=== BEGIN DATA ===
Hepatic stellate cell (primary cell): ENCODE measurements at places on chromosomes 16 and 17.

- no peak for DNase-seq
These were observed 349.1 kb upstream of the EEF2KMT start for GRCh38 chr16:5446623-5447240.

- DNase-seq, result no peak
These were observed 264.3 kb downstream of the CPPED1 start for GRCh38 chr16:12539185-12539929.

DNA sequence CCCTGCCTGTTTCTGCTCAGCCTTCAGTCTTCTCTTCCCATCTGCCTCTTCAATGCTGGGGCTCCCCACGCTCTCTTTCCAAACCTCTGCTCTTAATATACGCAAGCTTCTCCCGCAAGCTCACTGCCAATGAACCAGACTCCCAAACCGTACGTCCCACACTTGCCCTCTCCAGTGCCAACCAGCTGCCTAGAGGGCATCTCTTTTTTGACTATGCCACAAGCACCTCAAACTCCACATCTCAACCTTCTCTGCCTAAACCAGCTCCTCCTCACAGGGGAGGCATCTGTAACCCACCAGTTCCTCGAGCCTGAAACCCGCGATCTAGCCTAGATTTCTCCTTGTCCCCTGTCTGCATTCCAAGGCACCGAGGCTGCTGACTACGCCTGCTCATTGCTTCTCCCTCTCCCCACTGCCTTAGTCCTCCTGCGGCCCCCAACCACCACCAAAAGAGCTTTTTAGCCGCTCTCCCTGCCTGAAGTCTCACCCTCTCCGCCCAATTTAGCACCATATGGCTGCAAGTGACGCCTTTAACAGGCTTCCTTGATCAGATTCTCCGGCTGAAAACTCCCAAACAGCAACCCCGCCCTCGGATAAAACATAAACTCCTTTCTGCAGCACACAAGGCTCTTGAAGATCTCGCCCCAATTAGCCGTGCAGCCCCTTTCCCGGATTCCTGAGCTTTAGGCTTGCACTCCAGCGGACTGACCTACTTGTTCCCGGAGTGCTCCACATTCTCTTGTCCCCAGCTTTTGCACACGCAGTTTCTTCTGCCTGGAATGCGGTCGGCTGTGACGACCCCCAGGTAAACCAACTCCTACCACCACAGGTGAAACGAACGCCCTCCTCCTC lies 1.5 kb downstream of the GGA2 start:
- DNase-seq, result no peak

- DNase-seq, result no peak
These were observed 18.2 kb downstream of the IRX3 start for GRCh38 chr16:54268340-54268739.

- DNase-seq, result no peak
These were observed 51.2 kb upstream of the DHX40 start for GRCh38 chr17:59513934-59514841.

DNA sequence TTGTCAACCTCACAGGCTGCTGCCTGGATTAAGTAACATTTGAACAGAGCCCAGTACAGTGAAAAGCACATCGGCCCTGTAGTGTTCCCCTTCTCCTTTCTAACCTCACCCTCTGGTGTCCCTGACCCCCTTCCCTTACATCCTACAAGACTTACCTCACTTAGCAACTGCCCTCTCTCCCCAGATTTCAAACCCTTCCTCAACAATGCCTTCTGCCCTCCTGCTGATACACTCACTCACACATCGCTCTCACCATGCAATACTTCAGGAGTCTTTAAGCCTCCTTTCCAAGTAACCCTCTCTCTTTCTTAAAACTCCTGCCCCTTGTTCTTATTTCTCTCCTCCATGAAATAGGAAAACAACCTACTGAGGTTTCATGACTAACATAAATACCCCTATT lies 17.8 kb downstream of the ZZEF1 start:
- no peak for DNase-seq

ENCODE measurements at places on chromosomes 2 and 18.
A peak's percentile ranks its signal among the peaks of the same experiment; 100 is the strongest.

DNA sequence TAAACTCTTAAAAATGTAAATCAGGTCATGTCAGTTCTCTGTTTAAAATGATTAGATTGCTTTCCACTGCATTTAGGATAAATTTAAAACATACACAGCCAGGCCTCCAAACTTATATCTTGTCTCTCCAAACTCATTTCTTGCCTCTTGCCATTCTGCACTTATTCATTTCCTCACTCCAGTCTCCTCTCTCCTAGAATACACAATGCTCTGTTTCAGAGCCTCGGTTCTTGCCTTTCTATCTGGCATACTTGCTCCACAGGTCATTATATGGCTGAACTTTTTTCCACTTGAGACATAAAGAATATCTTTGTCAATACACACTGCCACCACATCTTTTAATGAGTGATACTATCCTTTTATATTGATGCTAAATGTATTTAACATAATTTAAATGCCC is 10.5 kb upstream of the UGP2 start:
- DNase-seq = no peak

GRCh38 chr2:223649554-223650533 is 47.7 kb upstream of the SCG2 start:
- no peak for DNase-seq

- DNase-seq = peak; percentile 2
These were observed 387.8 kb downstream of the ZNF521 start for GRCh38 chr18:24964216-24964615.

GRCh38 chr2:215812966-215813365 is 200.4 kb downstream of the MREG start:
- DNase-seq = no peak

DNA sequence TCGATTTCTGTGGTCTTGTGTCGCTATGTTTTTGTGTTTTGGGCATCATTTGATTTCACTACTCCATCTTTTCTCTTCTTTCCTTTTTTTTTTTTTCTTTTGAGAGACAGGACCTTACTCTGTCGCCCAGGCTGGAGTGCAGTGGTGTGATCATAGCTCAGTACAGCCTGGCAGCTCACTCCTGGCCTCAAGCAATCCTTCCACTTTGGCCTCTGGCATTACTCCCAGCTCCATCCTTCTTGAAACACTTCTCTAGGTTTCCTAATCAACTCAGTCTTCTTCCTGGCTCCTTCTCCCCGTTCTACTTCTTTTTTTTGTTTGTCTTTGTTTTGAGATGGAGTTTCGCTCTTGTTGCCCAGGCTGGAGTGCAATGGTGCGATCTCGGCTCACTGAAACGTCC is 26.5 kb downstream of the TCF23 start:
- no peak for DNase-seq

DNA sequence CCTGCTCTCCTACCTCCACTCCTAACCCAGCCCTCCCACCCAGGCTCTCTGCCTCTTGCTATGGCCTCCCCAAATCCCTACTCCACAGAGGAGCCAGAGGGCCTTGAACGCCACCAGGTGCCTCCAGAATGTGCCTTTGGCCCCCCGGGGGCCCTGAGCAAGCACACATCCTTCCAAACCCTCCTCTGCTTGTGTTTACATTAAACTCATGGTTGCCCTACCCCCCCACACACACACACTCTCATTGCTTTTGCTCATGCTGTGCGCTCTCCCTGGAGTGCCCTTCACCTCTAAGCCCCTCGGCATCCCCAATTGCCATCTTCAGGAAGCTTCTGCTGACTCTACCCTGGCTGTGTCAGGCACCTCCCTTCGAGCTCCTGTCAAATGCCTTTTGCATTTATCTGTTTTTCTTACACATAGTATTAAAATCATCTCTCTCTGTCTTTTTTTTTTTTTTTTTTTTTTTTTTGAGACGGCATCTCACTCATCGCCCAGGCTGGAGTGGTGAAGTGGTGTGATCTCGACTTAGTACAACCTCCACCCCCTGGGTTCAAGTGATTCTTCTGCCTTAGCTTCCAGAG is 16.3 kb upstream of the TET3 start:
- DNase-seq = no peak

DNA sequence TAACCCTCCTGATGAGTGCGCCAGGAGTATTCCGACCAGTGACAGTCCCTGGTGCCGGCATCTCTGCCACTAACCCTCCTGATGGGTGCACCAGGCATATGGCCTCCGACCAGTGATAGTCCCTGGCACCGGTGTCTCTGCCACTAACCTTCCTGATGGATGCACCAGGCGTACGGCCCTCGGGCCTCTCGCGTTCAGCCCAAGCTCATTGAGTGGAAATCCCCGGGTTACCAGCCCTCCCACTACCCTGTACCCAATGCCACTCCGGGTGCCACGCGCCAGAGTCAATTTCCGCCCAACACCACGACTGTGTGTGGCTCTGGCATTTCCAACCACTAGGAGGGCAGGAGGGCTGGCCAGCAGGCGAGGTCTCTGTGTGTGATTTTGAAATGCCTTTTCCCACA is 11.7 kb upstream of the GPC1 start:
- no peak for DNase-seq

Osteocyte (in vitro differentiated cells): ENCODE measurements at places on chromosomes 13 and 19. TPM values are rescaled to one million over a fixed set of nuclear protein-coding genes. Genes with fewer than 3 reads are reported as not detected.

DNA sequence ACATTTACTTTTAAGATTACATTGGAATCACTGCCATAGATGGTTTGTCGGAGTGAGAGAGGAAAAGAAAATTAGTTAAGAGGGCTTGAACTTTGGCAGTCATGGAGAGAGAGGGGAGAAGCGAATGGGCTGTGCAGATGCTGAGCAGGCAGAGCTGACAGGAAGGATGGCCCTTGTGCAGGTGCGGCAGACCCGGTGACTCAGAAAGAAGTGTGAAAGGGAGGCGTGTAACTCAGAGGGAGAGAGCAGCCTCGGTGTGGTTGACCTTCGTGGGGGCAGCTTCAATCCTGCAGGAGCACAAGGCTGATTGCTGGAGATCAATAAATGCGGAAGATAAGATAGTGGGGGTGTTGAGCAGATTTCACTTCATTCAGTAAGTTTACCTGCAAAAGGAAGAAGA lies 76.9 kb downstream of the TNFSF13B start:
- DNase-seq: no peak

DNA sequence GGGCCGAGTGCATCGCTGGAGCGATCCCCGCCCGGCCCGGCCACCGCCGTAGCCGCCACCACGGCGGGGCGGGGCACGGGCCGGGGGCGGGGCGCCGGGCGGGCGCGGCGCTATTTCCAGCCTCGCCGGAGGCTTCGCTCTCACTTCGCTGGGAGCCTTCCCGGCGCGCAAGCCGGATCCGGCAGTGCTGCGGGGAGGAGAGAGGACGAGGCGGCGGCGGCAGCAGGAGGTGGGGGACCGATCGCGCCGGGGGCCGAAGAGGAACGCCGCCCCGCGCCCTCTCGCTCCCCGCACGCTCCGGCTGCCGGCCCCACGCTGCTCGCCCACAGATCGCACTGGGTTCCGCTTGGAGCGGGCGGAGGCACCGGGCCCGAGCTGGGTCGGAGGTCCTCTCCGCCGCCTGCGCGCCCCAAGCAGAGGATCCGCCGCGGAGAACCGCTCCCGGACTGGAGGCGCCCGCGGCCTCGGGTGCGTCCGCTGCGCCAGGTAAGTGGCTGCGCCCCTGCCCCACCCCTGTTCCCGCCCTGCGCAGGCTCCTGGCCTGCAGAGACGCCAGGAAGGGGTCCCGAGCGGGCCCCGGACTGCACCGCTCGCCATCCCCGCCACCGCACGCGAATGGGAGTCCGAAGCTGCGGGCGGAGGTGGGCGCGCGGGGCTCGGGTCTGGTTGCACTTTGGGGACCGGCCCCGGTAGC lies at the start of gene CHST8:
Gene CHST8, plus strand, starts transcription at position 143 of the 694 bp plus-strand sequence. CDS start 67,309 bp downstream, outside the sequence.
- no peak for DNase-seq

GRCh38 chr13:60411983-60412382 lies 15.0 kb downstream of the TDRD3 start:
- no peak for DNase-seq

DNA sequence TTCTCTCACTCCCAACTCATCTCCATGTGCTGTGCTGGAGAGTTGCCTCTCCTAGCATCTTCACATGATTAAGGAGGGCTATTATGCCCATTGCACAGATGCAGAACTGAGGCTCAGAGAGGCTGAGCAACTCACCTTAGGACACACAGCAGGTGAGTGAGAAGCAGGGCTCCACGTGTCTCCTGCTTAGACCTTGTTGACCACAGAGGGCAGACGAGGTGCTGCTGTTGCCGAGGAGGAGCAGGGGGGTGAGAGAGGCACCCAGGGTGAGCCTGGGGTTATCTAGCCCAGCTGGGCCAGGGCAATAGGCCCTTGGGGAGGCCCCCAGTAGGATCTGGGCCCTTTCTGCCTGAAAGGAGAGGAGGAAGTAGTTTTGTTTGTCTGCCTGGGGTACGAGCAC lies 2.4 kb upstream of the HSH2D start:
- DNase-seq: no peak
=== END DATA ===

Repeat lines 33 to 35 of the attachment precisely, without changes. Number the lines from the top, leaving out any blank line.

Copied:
DNA sequence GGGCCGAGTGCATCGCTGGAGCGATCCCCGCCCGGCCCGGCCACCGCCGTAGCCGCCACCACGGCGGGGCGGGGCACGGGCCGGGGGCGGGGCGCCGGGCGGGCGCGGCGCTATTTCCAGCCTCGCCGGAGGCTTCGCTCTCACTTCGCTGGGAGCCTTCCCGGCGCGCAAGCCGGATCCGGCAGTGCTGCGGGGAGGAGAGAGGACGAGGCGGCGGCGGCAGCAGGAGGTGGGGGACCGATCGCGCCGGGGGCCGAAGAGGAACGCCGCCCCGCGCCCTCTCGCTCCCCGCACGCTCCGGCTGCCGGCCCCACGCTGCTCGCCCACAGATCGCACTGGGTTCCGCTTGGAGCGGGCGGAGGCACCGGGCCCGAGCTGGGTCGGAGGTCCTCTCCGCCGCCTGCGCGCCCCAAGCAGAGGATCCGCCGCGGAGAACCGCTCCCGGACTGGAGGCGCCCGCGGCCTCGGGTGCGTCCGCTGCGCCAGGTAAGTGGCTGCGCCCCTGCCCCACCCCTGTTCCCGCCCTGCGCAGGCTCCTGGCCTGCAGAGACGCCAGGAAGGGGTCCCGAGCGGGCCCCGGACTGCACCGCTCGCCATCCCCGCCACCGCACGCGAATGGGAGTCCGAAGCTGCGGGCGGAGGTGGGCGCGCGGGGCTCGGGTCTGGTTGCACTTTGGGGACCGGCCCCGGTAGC lies at the start of gene CHST8:
Gene CHST8, plus strand, starts transcription at position 143 of the 694 bp plus-strand sequence. CDS start 67,309 bp downstream, outside the sequence.
- no peak for DNase-seq